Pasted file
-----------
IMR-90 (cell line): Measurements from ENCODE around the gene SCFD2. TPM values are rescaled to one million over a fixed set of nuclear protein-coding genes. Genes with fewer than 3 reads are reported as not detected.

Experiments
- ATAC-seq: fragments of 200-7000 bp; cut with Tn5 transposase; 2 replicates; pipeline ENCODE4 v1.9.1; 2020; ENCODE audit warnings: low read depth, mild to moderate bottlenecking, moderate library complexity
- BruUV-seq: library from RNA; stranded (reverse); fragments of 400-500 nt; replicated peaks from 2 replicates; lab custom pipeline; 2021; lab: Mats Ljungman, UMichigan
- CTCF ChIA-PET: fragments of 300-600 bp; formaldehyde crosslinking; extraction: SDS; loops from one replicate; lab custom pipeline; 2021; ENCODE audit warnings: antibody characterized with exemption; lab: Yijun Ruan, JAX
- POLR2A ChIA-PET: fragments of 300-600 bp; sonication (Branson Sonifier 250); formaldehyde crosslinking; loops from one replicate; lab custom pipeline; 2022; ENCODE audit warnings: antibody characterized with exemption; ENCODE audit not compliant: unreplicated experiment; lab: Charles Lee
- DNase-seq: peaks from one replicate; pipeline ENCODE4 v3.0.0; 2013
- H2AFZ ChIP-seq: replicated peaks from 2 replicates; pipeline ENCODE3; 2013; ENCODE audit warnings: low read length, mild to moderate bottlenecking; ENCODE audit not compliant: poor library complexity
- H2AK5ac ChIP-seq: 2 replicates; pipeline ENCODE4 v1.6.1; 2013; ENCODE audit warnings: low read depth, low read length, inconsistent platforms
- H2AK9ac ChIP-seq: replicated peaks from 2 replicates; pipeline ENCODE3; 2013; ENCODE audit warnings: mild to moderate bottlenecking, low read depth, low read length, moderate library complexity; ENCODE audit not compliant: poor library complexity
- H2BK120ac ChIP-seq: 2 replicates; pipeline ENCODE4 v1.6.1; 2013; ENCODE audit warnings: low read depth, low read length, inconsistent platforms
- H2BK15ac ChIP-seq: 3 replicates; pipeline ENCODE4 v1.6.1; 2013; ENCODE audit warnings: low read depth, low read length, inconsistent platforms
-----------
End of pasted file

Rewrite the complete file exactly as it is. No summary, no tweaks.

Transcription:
IMR-90 (cell line): Measurements from ENCODE around the gene SCFD2. TPM values are rescaled to one million over a fixed set of nuclear protein-coding genes. Genes with fewer than 3 reads are reported as not detected.

Experiments
- ATAC-seq: fragments of 200-7000 bp; cut with Tn5 transposase; 2 replicates; pipeline ENCODE4 v1.9.1; 2020; ENCODE audit warnings: low read depth, mild to moderate bottlenecking, moderate library complexity
- BruUV-seq: library from RNA; stranded (reverse); fragments of 400-500 nt; replicated peaks from 2 replicates; lab custom pipeline; 2021; lab: Mats Ljungman, UMichigan
- CTCF ChIA-PET: fragments of 300-600 bp; formaldehyde crosslinking; extraction: SDS; loops from one replicate; lab custom pipeline; 2021; ENCODE audit warnings: antibody characterized with exemption; lab: Yijun Ruan, JAX
- POLR2A ChIA-PET: fragments of 300-600 bp; sonication (Branson Sonifier 250); formaldehyde crosslinking; loops from one replicate; lab custom pipeline; 2022; ENCODE audit warnings: antibody characterized with exemption; ENCODE audit not compliant: unreplicated experiment; lab: Charles Lee
- DNase-seq: peaks from one replicate; pipeline ENCODE4 v3.0.0; 2013
- H2AFZ ChIP-seq: replicated peaks from 2 replicates; pipeline ENCODE3; 2013; ENCODE audit warnings: low read length, mild to moderate bottlenecking; ENCODE audit not compliant: poor library complexity
- H2AK5ac ChIP-seq: 2 replicates; pipeline ENCODE4 v1.6.1; 2013; ENCODE audit warnings: low read depth, low read length, inconsistent platforms
- H2AK9ac ChIP-seq: replicated peaks from 2 replicates; pipeline ENCODE3; 2013; ENCODE audit warnings: mild to moderate bottlenecking, low read depth, low read length, moderate library complexity; ENCODE audit not compliant: poor library complexity
- H2BK120ac ChIP-seq: 2 replicates; pipeline ENCODE4 v1.6.1; 2013; ENCODE audit warnings: low read depth, low read length, inconsistent platforms
- H2BK15ac ChIP-seq: 3 replicates; pipeline ENCODE4 v1.6.1; 2013; ENCODE audit warnings: low read depth, low read length, inconsistent platforms